Leading experts on Joseph Macleod (1903-1984) are to provide an overview of his work. Macleod wrote long poems under the pseudonym 'Adam Drinan'. Andrew Duncan and James Fountain will discuss their re-issue of three works of modernist verse which fully display this extraordinary poet's innovation while focused on the place that was most dear to him - Scotland. Each book is unique in its own right. Refreshments will be served after the event.
Putting Scotland on the map: The World of John Bartholomew and Son
7 December 2012 - 7 May 2013
John Bartholomew and Son was one of Scotland's most influential firms. This exhibition showcases material from the Bartholomew Archive to explore how this Edinburgh-based company produced their world-renowned maps.
Told though oral history recordings, photographs, tools and some of the unique manuscript maps from the Bartholomew Archive, this is the fascinating story of a firm who really did help to put Scotland on the map.
An album of letters by Charles Dickens
Wednesday 12th December at 11am
The Dickens' material will be of special interest, for instance lot 54 is a cache of Dickens letters - the archive of Sir George Russell An album of 93 autograph letters to Sir George Russell, barrister and politician, written between 1858 and 1892, including 39 by Charles Dickens (written between 1863 and 1867), many with the original envelopes, and 2 cabinet photographs of Charles Kingsley and Charles Dickens, the latter signed by the author, together with a memorial album to Sir George with c. 78 autograph letters of condolence and appreciation, newspaper cuttings, obituaries, etc., the letters in both albums window-mounted, uniformly bound in matching full morocco, gilt by Sotheran (2 albums)
Sir George Russell (1828-98), 4th Baronet, of Swallowfield Park near Reading, was a barrister and Conservative politician, who was elected MP for Wokingham in 1885, sitting in the House of Commons until 1898. He was Judge at the County Court, first for Derby and then for East Kent, having settled in Kent on his marriage in 1867. On the death of his elder brother Sir Charles in 1883, Sir George inherited the baronetcy and with it Swallowfield Park, which had been purchased by their grandfather, the first Baronet, Chief Justice of Bengal, on his return from India in 1820.
Like many of his contemporaries Sir George was closely involved in the world of London clubs, particularly the Garrick. He had many friends in legal, literary and artistic circles during the 1850's and 1860's. It was during this period he met Charles Dickens for the first time and Dickens responded to their mutual interests and concerns by writing to Russell on May 1st 1863. They became close friends, sharing philanthropic and humanitarian concerns in education and the conditions of the poor, as well as passionate interest in culture and the patronage of the arts. Russell was instrumental in moves to reform the Garrick Club to make it a meeting place for writers and Dickens' letters to him show the course of this, and the closeness of their friendship.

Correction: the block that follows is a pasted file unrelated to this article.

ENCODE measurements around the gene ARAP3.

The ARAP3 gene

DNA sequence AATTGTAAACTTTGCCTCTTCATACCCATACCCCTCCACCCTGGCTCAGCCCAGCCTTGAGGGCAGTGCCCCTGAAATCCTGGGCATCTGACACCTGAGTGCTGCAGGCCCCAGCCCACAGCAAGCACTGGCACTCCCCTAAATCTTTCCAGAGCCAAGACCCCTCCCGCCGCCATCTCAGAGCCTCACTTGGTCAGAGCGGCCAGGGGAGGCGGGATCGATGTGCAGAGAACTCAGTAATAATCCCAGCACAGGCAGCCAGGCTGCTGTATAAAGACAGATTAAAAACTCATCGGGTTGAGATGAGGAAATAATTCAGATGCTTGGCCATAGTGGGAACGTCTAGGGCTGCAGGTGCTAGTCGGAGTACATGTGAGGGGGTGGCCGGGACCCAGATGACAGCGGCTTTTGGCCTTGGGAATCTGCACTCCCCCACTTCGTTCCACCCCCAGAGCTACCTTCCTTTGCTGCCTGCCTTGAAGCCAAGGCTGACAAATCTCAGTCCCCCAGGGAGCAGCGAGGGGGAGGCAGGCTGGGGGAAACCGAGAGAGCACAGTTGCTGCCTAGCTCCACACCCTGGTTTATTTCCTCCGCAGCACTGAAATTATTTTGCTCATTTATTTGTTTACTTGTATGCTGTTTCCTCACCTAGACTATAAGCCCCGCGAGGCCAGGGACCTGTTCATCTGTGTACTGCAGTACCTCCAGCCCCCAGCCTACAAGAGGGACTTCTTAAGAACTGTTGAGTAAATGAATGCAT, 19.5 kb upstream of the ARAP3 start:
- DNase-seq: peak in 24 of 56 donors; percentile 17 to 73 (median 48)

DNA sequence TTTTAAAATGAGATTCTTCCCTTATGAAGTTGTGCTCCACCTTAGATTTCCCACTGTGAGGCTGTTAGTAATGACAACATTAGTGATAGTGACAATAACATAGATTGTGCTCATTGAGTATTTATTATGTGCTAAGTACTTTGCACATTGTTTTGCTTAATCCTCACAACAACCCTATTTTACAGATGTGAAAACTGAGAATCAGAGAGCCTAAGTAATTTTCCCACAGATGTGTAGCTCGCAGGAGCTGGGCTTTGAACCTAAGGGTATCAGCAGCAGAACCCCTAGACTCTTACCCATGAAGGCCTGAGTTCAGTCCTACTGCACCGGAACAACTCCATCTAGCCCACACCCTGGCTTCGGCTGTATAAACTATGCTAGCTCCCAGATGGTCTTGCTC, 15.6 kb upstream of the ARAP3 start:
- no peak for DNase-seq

Dickens met Wilkie Collins in 1851 when Collins, twelve years his junior, was setting out to establish his reputation as a writer. Collins became 'one of his dearest and most valued friends' (Foster), and their lives became closely interwoven. Dickens joined the Garrick Club in 1854, and Collins shortly after. They both resigned for the second time in 1865. The present correspondence shows that Dickens' friendship with Russell brought the latter closely into Dickens' circle. Contact with Wilkie Collins was frequent.
The Catalogue may be viewed here
Enquiries: Liz Merry tel. 01722 424500 or email@example.com
Saturday 8th Dec. 10am – 1pm
Monday 10th Dec. 10am – 7.30pm
Tuesday 11th Dec. 10am – 4pm
Wednesday 12th Dec. 9am – 10.45am
Catalogues £12 (£15 by post)
Salisbury Salerooms Ltd
51-61 Castle Street